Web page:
Above, in the center of the town of Zagora is a sign that reads…. 52 Days to Tumbuktu. It was said that from that point it was a 52 day walk to the northern trading city, Timbuktu!
Below, Rachid my Driver for two days, purchased some meat to take home. He said the quality and price were much better in the country than in Marrakech.
I did a lot of reading before I arrived in Morocco and saw many people comment on how beneficial it was to book a tour guide for their first day to show them around Marrakech and provide tips for follow-on days.
I decided to do just that and found a great tour guide, “Youssef Kharroubi,” on the internet.
His website address is, (www.marrakechtourguide.com).
Youssef was worth his weight in gold today, he is extremely knowledgeable about all aspects of Marrakech, the people, history, culture, all topics he was well versed. He was a wonderful ambassador for his city Marrakech and more importantly the Moroccan people!
I highly recommend Youssef Kharroubi as a tour guide for anyone interested in a visit to this captivating city! Thanks Youssef!
Above, probably the best tour guide in Marrakech, Youssef Kharroubi, was worth his weight in gold guiding me through for my first day in Marrakech! I like to recommend things that I consider great, and Youssef was certainly a great tour guide!
Above, I pause for a picture in the Medersa Ben Youssef in Marrakech. The Medersa is no longer a school, closed since the 1960s, it is now a tourist site and well worth the visit.
Above, the end of the line for the “Marrakech-Express” at the Gare de Marrakech, Morocco!
Below, in Malabo, a monument recognizing the contributions John Beecroft made to the island of Fernando Poo are remembered by the island’s inhabitants.
Below, the plaque on the monument is pictured in close-up, the text is translated below.
Below, a few pictures from a “walk in the jungle” this past weekend on Bioko Island.
Above, a gentle flowing river meets the tidewater of the Atlantic Ocean in south western Equatorial Guinea.
Below, the lush green Equatoguinean jungle engulfs me as I follow a narrow footpath.
I knew slaves were forced to board slave ships in the port and were eventually sent to the Americas, but how did freed slaves become part of the island’s history over 100 years ago?
When you mention slavery, most people will think of the forced oneway trip many African’s took from Africa to the Americas hundreds of years ago. Few people are familiar with the trip many freed slaves took in the 1800s from the Americas, back to Africa. The Island of ” Santa Isabel,” later called “Fernando Poo,” and currently called “Bioko,” played an important role in the history of the slave trade, both in supporting it and eventually in helping abolish it. When slavery was abolished in the British Empire in the early 1800s, the Royal Navy needed a port from which they could begin to interdict slaving ships. The strategically well located Island of “Bioko” would become the ideal home port for the British Fleet. The Port City would briefly become known as “Port Clarence,” now called Malabo. From Port Clarence, the British Fleet could re-suppy their ships involved in stopping the slave trade. The Island also became an important stop for many freed slaves from the Americas on their way back to the African Continent in the 1800s. Many of the freed slaves eventually stayed on the Island and now make up part of the diverse population of Bioko Island.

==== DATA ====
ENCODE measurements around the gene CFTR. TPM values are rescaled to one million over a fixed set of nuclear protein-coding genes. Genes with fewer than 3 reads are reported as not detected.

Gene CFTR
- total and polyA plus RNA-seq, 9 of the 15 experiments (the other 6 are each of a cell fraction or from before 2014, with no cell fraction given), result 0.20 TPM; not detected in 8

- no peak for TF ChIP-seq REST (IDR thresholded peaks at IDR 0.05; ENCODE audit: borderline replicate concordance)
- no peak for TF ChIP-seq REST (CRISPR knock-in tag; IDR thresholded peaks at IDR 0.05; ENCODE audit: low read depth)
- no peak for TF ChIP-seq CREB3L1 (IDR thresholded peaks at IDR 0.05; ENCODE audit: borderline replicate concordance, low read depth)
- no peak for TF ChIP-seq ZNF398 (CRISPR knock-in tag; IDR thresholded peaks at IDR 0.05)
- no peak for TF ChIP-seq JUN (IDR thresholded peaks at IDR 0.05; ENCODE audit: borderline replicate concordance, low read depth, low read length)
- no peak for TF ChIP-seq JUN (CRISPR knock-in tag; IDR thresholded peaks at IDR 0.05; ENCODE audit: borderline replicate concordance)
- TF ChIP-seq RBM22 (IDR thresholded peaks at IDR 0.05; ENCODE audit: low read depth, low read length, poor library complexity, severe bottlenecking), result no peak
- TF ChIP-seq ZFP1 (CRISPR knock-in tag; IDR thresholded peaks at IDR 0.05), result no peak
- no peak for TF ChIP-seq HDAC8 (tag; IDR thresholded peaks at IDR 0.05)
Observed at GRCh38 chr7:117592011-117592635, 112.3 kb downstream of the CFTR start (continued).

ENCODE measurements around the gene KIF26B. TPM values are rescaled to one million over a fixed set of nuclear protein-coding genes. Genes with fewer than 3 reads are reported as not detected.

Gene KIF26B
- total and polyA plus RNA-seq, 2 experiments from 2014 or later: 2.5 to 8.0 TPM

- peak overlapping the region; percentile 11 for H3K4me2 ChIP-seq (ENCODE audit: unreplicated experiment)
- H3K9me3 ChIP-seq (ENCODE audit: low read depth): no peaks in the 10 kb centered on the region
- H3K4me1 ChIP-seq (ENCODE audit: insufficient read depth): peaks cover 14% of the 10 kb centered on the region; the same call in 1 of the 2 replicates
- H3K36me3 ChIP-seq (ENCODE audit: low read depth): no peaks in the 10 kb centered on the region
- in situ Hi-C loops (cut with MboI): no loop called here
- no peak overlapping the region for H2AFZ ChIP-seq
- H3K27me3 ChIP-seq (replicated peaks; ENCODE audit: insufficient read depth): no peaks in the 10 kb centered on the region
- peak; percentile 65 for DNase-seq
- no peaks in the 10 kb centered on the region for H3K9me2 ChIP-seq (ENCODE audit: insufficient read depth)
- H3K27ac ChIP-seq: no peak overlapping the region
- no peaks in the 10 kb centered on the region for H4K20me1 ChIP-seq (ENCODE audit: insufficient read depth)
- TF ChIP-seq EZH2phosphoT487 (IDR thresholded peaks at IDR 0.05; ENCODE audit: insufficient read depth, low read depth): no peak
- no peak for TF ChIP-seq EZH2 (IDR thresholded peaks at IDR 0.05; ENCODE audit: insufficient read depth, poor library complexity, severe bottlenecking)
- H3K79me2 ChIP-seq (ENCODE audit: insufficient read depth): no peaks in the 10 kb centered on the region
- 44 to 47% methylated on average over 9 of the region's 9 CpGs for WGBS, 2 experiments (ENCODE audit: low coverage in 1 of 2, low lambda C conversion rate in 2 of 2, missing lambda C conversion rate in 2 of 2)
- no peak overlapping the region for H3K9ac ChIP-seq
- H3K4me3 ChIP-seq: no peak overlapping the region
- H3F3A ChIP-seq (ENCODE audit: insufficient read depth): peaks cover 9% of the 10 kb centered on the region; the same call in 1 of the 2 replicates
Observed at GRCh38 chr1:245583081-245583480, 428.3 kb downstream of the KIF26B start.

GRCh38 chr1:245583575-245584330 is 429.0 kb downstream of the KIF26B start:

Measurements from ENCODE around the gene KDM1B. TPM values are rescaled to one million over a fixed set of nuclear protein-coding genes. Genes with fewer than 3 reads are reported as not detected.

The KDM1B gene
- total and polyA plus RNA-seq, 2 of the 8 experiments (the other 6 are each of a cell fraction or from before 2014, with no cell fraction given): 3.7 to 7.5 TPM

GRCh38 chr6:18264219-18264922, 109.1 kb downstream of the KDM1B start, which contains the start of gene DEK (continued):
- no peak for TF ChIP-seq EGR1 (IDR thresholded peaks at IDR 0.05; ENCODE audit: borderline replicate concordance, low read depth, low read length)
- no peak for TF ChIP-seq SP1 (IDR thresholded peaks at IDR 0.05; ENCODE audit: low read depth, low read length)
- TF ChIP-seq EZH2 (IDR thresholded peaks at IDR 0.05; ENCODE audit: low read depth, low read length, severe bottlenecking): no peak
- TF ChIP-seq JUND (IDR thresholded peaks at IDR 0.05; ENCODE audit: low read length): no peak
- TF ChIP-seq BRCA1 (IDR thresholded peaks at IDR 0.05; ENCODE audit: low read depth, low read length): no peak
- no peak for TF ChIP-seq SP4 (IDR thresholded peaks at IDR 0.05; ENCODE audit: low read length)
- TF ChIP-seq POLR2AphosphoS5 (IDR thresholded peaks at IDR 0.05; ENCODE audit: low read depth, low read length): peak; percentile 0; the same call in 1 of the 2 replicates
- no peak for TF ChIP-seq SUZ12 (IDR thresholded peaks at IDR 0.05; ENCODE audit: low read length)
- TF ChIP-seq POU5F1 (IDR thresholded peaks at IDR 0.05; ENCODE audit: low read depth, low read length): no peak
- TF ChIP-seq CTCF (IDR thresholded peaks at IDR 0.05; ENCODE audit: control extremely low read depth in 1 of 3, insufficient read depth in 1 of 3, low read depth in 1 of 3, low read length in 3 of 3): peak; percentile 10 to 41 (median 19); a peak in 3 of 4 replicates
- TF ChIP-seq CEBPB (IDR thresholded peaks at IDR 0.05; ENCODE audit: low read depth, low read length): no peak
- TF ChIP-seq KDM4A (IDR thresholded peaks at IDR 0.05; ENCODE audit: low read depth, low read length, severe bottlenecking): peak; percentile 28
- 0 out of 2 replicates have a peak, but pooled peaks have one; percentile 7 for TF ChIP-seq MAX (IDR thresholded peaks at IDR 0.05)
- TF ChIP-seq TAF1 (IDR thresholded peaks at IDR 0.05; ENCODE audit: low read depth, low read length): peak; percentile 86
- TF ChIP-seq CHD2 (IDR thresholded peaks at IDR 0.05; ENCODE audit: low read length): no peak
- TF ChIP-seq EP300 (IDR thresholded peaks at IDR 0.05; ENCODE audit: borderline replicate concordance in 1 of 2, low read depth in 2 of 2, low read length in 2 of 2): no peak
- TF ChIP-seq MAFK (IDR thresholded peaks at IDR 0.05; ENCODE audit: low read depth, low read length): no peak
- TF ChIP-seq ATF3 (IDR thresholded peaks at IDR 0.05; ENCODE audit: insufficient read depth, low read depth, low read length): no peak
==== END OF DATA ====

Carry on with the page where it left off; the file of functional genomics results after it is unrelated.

Below are a few pictures of a small monument erected by the Cuban Embassy in memory of the freed Cuban Slaves that returned to the Island of Bioko in the 1800s. The monument overlooks the Port of Malabo, formerly “Port Clarence” when the British Fleet used the port to support its anti-slavery operations.
Above, the inscription reads;
Above, the small monument over-looks the Port of Malabo.
Below, the Port of Malabo.
Above, I stand in the doorway of a small brick and stucco house that was once home to ‘cocoa’ plantation workers.
Above and Below, this home is currently occupied by one of the ‘caretakers’ of the plantation, he lives today with no more luxuries than the workers had 50 years ago on this small plantation.
Above, this row of plantation workers homes is being given back to the jungle. That which man does not maintain quickly becomes consumed by the forces of nature.
The evidence of a possible ‘pastime’ of the former plantation workers is everywhere, wine and whiskey bottles litter the ground outside the small homes.
Below, the Plantations were often located near the water so the raw “cocoa beans’ could easily be loaded onto ships and transported to Europe for processing. This Plantation even had a narrow gauge railroad to get the ‘cocoa’ to the water’s edge. Once refined and added to sugar, the cocoa-beans produced “European” chocolate.
Below, this cocoa tree still produces the “gold” of yesterday, cocoa pods.
Above and Below, no walk through the jungle would be complete without a visit to the nearby beach.
Above, as you can see, this beach is not exactly barefoot-friendly. The evidence of the island’s volcanos is obviously underfoot!